First time buyer deposit to hit £60k


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Anyone with ambitions to get their foot on the housing ladder by the end of the decade is in for a nasty shock: unless they have more than £60,000 going spare there's no way they can afford a home of their own.

And in London the situation is even more extreme. So what's going on, and what can buyers do?

Huge deposit

The research, for the National Housing Federation by consultancy Oxford Economics, found that by 2020 the typical FTB property in England will be worth just over £245,000. It's already £173,185 and the consultancy predicts prices will pick up during the next seven years.

Given the state of the mortgage market, the researchers have assumed that buyers will need 25% to put down in order to secure an affordable mortgage - which means they need to find over £61,000 as a deposit. This is up from the current average of £43,000.

It's a crazy situation - which takes on an air of madness when you look at the London figures.

Here the average FTB property already costs over £333,500. Incredibly, by 2020 this is expected to rise to £489,000. It means that a typical deposit will have to increase from £72,000 to over £111,500.


These figures are shocking. The researchers said that salaries will also rise during this period in order to maintain affordability - as houses will only get marginally less affordable as a multiple of salary across the UK (although they will be significantly less affordable in London).

To make matters worse, for those who cannot afford to buy, life is going to get harder too - especially in London. Here rents are expected to increase from an average of £1,348 a month to £1,881.

Teresa Richardson, Assistant Director for Campaigns and Communications at the National Housing Federation, said this is reaching crisis point. She explains: "England is facing a housing crisis of huge proportions and a whole generation is at risk of being priced out of home ownership forever."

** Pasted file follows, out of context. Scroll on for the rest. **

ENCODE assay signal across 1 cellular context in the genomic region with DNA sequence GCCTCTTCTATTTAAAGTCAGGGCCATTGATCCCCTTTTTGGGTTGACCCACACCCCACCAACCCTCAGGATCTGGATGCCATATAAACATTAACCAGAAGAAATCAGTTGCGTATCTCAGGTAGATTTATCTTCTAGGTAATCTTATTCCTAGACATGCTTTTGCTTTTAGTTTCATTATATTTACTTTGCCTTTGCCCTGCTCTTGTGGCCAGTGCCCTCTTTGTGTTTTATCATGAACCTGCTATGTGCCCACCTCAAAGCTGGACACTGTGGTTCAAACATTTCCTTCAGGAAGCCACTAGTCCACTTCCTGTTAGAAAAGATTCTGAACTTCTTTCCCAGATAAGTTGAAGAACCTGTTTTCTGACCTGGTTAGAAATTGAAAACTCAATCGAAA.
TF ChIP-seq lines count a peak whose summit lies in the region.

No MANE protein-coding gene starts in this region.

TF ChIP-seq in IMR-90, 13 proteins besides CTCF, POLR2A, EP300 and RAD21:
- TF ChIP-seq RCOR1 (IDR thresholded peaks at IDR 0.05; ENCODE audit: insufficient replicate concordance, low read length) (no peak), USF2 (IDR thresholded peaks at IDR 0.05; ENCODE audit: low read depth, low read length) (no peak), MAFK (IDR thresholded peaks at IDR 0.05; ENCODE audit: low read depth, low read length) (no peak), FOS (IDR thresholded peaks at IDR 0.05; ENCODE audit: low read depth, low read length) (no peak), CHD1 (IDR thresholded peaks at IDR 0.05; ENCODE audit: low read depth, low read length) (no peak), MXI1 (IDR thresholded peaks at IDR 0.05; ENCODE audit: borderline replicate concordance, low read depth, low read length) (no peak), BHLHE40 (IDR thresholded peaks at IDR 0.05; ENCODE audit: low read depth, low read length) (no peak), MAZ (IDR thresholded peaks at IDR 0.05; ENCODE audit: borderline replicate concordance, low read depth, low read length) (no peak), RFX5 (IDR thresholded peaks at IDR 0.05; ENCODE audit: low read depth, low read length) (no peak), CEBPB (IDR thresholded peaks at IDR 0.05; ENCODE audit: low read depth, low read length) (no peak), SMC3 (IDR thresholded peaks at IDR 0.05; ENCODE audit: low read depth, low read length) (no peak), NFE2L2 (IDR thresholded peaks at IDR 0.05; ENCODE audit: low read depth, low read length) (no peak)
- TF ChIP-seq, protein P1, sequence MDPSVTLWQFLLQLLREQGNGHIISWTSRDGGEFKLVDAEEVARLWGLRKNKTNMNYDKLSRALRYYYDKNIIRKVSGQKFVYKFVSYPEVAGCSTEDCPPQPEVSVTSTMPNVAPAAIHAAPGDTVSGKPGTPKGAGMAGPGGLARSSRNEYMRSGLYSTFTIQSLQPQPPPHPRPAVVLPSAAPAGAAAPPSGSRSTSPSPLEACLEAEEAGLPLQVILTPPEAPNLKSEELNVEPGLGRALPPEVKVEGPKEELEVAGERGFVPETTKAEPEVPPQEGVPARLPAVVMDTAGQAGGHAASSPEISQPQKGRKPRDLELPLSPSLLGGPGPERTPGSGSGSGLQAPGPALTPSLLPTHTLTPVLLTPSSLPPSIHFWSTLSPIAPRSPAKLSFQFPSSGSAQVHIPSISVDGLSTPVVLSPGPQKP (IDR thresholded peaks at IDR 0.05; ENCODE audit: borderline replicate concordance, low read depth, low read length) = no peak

"By 2020, the average deposit required for a first home will be more than £60,000 – and in London it will top £100,000. Where are young first time buyers and hardworking families supposed to find the money for the safe, secure home that so many of us aspire to?"

What can you do?

The experts agree that there is only one solution to all of this: the country needs to build more homes. Richardson says: "The Government must take action as a matter of urgency, supporting developers and local councils to work together to turn the tide of an escalating crisis."

In the interim, it's up to individuals to find their own solution. The lucky minority will be able to turn to family for funding. Over the last five years, parents have provided over 228,000 first time buyers with more than £1.31 billion in deposits, according to The Equity Release Council, and this trend is unlikely to slow any time soon.

Typically, 30% of first time buyers have financial help from their parents with the average 'helping hand' sitting at 20% of their first homes deposit. This suggests that over the last five years, UK parents have injected an average of £23.05 million into the housing market each month.

Grandparents are also keen to help their family get on the housing ladder and 6% of first time buyers received an average of 18% of their deposit from older relatives, which equates to £125 million over the last five years.


For the less fortunate 64%, there will be no alternative but to cut their costs and save everything they can. Even then more than one in four wannabe first time buyers say that it will take them ten years or more to raise the necessary deposit to buy a property, according to the Building Societies Association. Below inflation wage rises, higher rents and the increasing cost of living are all making saving harder.

All in all it's a bleak picture. Until more homes are built and prices become more affordable, there seems little that most people can do, other than spend a small fortune on rental accommodation, compromise their lifestyle in order to save - and look forward to ten more years of this existence before they have a chance to get onto the housing ladder.

But what do you think? Will they manage it? And is it worth it? Or is owning your own home not worth the trouble? Let us know in the comments.

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